Association of Ringside Physicians Releases Consensus Statement on Therapeutic Use Exemptions for Testosterone Replacement Therapy

January 27, 2014

The Association of Ringside Physicians (ARP), an international, non-profit organization dedicated to the health and safety of the boxer and mixed martial arts athlete, has released a consensus statement on therapeutic use exemptions for testosterone replace therapy in professional combat sport athletes, as follows:

The incidence of hypogonadism requiring the use of testosterone replacement therapy (TRT) in professional athletes is extraordinarily rare. Accordingly, the use of an anabolic steroid such as testosterone in a professional boxer or mixed martial artist is rarely justified. Steroid use of any type, including unmerited testosterone, significantly increases the safety and health risk to combat sports athletes and their opponents. TRT in a combat sports athlete may also create an unfair advantage contradictory to the integrity of sport. Consequently, the Association of Ringside Physicians supports the general elimination of therapeutic use exemptions (TUE) for testosterone replacement therapy.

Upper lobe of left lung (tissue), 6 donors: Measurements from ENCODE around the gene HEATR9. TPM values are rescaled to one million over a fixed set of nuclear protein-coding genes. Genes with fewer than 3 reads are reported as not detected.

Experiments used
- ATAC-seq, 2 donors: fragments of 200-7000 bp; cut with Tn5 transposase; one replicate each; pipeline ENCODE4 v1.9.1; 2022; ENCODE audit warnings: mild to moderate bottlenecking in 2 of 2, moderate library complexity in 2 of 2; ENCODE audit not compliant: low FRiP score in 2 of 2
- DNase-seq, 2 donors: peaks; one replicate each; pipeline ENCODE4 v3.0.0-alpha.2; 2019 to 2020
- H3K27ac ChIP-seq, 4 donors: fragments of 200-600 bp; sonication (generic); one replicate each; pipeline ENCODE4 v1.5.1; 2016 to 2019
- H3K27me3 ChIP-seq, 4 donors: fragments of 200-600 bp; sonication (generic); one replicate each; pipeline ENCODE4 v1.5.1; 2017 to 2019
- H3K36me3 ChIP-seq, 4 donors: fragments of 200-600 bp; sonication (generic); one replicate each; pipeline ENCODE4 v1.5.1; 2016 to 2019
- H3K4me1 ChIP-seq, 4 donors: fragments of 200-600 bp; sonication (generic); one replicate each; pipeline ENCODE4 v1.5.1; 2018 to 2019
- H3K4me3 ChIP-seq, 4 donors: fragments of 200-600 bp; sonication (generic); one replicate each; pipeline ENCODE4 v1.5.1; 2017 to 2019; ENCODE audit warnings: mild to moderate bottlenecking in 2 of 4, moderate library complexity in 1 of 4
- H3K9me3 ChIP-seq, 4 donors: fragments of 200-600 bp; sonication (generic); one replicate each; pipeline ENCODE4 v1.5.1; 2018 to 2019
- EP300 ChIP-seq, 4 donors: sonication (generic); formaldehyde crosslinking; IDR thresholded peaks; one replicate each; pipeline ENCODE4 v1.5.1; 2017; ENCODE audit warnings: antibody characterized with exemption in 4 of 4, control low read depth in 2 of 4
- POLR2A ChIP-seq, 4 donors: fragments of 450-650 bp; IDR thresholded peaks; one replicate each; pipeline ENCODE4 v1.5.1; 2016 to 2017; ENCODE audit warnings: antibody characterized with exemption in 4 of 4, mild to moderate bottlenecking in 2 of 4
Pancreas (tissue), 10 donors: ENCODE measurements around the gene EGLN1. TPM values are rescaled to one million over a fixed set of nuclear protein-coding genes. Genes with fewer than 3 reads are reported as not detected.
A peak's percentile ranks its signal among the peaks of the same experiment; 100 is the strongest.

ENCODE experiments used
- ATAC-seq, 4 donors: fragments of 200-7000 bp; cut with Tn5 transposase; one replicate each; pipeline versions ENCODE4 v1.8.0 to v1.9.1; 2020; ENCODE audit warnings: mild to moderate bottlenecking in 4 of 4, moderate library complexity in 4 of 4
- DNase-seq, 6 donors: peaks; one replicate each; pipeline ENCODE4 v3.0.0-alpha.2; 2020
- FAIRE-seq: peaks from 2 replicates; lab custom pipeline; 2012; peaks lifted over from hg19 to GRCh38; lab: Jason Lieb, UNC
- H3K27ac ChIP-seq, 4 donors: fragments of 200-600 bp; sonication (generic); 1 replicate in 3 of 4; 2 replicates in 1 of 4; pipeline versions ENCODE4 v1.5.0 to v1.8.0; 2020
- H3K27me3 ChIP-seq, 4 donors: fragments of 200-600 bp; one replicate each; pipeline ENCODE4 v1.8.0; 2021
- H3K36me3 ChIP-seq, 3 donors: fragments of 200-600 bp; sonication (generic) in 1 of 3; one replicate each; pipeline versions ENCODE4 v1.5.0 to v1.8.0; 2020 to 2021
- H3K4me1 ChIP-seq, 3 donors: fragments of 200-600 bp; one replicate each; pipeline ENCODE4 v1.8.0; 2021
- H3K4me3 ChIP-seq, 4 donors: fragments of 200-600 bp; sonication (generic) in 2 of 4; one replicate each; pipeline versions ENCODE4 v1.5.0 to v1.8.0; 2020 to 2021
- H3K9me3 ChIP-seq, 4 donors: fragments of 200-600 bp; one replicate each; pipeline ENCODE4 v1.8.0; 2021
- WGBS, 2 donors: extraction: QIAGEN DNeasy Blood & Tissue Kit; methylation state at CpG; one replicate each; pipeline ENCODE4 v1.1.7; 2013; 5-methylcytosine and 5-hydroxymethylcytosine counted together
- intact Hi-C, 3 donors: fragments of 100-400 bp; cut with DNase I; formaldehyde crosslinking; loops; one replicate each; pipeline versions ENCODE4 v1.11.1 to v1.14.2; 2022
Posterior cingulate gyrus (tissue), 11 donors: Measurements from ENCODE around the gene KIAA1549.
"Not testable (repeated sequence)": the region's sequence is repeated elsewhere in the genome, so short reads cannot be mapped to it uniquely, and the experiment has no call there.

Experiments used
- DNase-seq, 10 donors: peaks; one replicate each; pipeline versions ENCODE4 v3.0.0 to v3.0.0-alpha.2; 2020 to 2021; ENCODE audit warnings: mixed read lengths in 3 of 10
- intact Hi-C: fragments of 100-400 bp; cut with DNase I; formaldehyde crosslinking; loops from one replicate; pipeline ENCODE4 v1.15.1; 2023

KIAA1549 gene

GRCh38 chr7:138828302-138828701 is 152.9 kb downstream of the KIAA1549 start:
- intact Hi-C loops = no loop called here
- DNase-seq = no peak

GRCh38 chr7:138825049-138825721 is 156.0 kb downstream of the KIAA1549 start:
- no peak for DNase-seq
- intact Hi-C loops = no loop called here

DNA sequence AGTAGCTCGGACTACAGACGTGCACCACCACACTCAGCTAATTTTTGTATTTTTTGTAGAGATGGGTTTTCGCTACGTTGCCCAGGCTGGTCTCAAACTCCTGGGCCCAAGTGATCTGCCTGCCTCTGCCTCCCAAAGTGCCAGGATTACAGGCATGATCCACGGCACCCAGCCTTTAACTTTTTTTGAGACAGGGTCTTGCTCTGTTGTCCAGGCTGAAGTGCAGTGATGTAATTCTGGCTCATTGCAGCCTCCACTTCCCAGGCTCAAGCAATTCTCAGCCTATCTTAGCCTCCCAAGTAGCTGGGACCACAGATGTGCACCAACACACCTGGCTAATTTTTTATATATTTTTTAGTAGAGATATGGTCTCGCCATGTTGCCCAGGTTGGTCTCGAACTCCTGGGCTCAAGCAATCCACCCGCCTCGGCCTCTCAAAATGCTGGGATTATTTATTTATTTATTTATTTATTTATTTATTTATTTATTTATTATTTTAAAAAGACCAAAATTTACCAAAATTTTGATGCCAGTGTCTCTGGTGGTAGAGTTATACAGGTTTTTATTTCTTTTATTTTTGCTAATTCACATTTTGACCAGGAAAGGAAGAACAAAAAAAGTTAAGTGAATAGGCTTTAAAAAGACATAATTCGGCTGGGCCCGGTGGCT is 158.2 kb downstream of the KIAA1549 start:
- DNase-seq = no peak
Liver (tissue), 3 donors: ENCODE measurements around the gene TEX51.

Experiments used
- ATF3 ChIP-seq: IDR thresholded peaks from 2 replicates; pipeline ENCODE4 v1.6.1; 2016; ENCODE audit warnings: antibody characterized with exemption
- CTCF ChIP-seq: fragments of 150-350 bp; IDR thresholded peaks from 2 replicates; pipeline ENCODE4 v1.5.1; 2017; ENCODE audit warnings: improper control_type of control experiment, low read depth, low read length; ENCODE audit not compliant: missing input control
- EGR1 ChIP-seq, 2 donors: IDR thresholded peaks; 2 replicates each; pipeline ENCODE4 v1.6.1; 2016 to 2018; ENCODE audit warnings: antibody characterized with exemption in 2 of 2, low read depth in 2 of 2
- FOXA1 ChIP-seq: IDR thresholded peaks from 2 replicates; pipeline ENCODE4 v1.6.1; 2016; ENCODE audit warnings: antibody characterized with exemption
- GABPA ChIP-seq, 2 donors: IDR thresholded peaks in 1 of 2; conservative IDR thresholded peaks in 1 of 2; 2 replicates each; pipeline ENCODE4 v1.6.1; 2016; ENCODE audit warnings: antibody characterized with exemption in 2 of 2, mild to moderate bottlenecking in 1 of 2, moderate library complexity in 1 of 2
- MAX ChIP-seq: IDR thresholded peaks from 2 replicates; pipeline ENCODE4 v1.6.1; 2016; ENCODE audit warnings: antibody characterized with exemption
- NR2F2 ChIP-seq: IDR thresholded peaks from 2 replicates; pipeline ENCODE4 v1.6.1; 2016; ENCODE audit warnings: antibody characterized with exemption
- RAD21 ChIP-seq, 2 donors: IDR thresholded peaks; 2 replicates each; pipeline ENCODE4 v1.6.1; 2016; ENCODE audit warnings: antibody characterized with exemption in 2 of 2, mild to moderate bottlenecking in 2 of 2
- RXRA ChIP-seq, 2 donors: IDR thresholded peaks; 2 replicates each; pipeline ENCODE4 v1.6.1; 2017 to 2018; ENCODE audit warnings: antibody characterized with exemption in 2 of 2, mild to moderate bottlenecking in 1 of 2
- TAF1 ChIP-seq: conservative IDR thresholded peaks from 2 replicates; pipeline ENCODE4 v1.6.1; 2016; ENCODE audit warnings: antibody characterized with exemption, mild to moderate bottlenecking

For more about the ARP, visit its website at www.associationofringsidephysicians.org.

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For further information, please contact:

Dr. Ray Monsell
Chairman, ARP
ray147@talktalk.net

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2 Responses to Association of Ringside Physicians Releases Consensus Statement on Therapeutic Use Exemptions for Testosterone Replacement Therapy

  1. Jim Evans says:

    This SHOULD have some credibility since these are physicians.

  2. BOB BONAR says:

    This analysis by the Association of Ringside Physicians plays an important role in
    the career of the professional combat sport athlete. The testosterone level of any athlete is crucial to that athletes successful defense against an opponent. Whatever band with of testosterone is normal, therapeutic and necessary for the human body to safely compete in a sport should be the target of those who are dedicated to the health and safety of the combat athlete. Logically a testosterone that’s too high gives the athlete an unfair advantage verses too little an unfair disadvantage. The consensus by the Association of Ringside Physicians appears to be that the low testosterone athlete should go do something else, combat sports are not for you. You have the heart but not the tools.

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